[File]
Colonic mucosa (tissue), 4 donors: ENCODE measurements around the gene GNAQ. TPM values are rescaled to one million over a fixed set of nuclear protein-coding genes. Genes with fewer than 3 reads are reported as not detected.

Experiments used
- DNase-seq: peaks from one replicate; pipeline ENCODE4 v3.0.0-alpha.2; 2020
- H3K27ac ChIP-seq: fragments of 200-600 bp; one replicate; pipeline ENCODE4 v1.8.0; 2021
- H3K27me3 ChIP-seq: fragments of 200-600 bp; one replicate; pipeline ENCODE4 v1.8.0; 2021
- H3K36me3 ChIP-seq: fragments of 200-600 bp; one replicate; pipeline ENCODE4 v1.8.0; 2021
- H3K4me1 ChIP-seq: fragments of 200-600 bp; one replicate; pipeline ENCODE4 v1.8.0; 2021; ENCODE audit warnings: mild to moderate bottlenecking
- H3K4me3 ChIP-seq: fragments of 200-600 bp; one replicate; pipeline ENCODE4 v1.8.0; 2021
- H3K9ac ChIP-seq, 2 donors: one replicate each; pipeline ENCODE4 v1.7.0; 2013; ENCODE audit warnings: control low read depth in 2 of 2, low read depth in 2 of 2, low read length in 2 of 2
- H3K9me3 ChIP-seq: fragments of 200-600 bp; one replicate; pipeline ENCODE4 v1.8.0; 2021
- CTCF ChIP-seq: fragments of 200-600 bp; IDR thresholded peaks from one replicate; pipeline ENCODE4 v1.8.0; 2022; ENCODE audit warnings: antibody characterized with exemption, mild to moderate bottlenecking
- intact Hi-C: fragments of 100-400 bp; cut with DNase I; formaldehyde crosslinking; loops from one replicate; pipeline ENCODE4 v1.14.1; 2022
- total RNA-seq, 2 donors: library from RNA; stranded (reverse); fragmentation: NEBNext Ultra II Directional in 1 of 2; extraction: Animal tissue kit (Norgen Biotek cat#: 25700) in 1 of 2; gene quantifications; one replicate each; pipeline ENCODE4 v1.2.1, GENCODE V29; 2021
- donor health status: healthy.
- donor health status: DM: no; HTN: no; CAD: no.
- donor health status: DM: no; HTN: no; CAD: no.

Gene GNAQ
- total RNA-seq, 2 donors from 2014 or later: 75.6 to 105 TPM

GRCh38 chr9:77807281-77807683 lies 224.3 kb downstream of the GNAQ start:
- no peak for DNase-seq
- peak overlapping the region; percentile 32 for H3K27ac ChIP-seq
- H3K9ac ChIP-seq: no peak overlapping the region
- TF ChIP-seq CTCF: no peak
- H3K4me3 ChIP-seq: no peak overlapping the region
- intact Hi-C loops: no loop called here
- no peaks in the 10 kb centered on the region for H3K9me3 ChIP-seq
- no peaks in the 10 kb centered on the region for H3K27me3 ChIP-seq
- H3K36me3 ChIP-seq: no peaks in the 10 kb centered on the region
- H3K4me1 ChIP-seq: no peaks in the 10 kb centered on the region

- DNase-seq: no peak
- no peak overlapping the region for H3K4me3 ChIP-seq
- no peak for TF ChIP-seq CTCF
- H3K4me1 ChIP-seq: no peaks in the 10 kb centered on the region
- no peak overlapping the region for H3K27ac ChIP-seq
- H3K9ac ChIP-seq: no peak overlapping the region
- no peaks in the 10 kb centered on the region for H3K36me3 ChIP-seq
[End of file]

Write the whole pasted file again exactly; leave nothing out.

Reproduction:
Colonic mucosa (tissue), 4 donors: ENCODE measurements around the gene GNAQ. TPM values are rescaled to one million over a fixed set of nuclear protein-coding genes. Genes with fewer than 3 reads are reported as not detected.

Experiments used
- DNase-seq: peaks from one replicate; pipeline ENCODE4 v3.0.0-alpha.2; 2020
- H3K27ac ChIP-seq: fragments of 200-600 bp; one replicate; pipeline ENCODE4 v1.8.0; 2021
- H3K27me3 ChIP-seq: fragments of 200-600 bp; one replicate; pipeline ENCODE4 v1.8.0; 2021
- H3K36me3 ChIP-seq: fragments of 200-600 bp; one replicate; pipeline ENCODE4 v1.8.0; 2021
- H3K4me1 ChIP-seq: fragments of 200-600 bp; one replicate; pipeline ENCODE4 v1.8.0; 2021; ENCODE audit warnings: mild to moderate bottlenecking
- H3K4me3 ChIP-seq: fragments of 200-600 bp; one replicate; pipeline ENCODE4 v1.8.0; 2021
- H3K9ac ChIP-seq, 2 donors: one replicate each; pipeline ENCODE4 v1.7.0; 2013; ENCODE audit warnings: control low read depth in 2 of 2, low read depth in 2 of 2, low read length in 2 of 2
- H3K9me3 ChIP-seq: fragments of 200-600 bp; one replicate; pipeline ENCODE4 v1.8.0; 2021
- CTCF ChIP-seq: fragments of 200-600 bp; IDR thresholded peaks from one replicate; pipeline ENCODE4 v1.8.0; 2022; ENCODE audit warnings: antibody characterized with exemption, mild to moderate bottlenecking
- intact Hi-C: fragments of 100-400 bp; cut with DNase I; formaldehyde crosslinking; loops from one replicate; pipeline ENCODE4 v1.14.1; 2022
- total RNA-seq, 2 donors: library from RNA; stranded (reverse); fragmentation: NEBNext Ultra II Directional in 1 of 2; extraction: Animal tissue kit (Norgen Biotek cat#: 25700) in 1 of 2; gene quantifications; one replicate each; pipeline ENCODE4 v1.2.1, GENCODE V29; 2021
- donor health status: healthy.
- donor health status: DM: no; HTN: no; CAD: no.
- donor health status: DM: no; HTN: no; CAD: no.

Gene GNAQ
- total RNA-seq, 2 donors from 2014 or later: 75.6 to 105 TPM

GRCh38 chr9:77807281-77807683 lies 224.3 kb downstream of the GNAQ start:
- no peak for DNase-seq
- peak overlapping the region; percentile 32 for H3K27ac ChIP-seq
- H3K9ac ChIP-seq: no peak overlapping the region
- TF ChIP-seq CTCF: no peak
- H3K4me3 ChIP-seq: no peak overlapping the region
- intact Hi-C loops: no loop called here
- no peaks in the 10 kb centered on the region for H3K9me3 ChIP-seq
- no peaks in the 10 kb centered on the region for H3K27me3 ChIP-seq
- H3K36me3 ChIP-seq: no peaks in the 10 kb centered on the region
- H3K4me1 ChIP-seq: no peaks in the 10 kb centered on the region

- DNase-seq: no peak
- no peak overlapping the region for H3K4me3 ChIP-seq
- no peak for TF ChIP-seq CTCF
- H3K4me1 ChIP-seq: no peaks in the 10 kb centered on the region
- no peak overlapping the region for H3K27ac ChIP-seq
- H3K9ac ChIP-seq: no peak overlapping the region
- no peaks in the 10 kb centered on the region for H3K36me3 ChIP-seq